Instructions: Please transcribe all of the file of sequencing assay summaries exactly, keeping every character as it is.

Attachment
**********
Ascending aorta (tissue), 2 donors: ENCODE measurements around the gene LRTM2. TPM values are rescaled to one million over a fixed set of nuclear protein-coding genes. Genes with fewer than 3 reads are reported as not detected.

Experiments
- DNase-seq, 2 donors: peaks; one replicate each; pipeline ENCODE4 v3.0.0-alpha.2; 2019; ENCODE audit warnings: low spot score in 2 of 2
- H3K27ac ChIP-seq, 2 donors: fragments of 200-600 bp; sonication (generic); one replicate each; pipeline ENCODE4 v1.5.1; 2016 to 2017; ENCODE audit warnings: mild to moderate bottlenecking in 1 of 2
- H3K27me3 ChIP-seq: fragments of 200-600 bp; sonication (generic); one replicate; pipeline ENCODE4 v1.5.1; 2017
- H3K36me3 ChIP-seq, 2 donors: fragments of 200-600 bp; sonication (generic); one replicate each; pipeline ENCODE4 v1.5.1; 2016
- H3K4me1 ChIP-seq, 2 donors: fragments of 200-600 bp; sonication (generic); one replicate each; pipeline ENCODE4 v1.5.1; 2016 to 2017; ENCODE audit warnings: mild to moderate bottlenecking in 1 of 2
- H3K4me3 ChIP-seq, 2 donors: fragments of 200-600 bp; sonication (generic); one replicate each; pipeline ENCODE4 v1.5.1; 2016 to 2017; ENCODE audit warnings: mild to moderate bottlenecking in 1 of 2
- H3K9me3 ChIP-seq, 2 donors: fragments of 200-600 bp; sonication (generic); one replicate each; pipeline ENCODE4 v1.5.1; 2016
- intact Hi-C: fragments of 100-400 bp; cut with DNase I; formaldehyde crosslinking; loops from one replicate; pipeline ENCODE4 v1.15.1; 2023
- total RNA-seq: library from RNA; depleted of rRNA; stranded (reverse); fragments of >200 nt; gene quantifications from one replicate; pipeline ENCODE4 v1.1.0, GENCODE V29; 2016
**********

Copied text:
Ascending aorta (tissue), 2 donors: ENCODE measurements around the gene LRTM2. TPM values are rescaled to one million over a fixed set of nuclear protein-coding genes. Genes with fewer than 3 reads are reported as not detected.

Experiments
- DNase-seq, 2 donors: peaks; one replicate each; pipeline ENCODE4 v3.0.0-alpha.2; 2019; ENCODE audit warnings: low spot score in 2 of 2
- H3K27ac ChIP-seq, 2 donors: fragments of 200-600 bp; sonication (generic); one replicate each; pipeline ENCODE4 v1.5.1; 2016 to 2017; ENCODE audit warnings: mild to moderate bottlenecking in 1 of 2
- H3K27me3 ChIP-seq: fragments of 200-600 bp; sonication (generic); one replicate; pipeline ENCODE4 v1.5.1; 2017
- H3K36me3 ChIP-seq, 2 donors: fragments of 200-600 bp; sonication (generic); one replicate each; pipeline ENCODE4 v1.5.1; 2016
- H3K4me1 ChIP-seq, 2 donors: fragments of 200-600 bp; sonication (generic); one replicate each; pipeline ENCODE4 v1.5.1; 2016 to 2017; ENCODE audit warnings: mild to moderate bottlenecking in 1 of 2
- H3K4me3 ChIP-seq, 2 donors: fragments of 200-600 bp; sonication (generic); one replicate each; pipeline ENCODE4 v1.5.1; 2016 to 2017; ENCODE audit warnings: mild to moderate bottlenecking in 1 of 2
- H3K9me3 ChIP-seq, 2 donors: fragments of 200-600 bp; sonication (generic); one replicate each; pipeline ENCODE4 v1.5.1; 2016
- intact Hi-C: fragments of 100-400 bp; cut with DNase I; formaldehyde crosslinking; loops from one replicate; pipeline ENCODE4 v1.15.1; 2023
- total RNA-seq: library from RNA; depleted of rRNA; stranded (reverse); fragments of >200 nt; gene quantifications from one replicate; pipeline ENCODE4 v1.1.0, GENCODE V29; 2016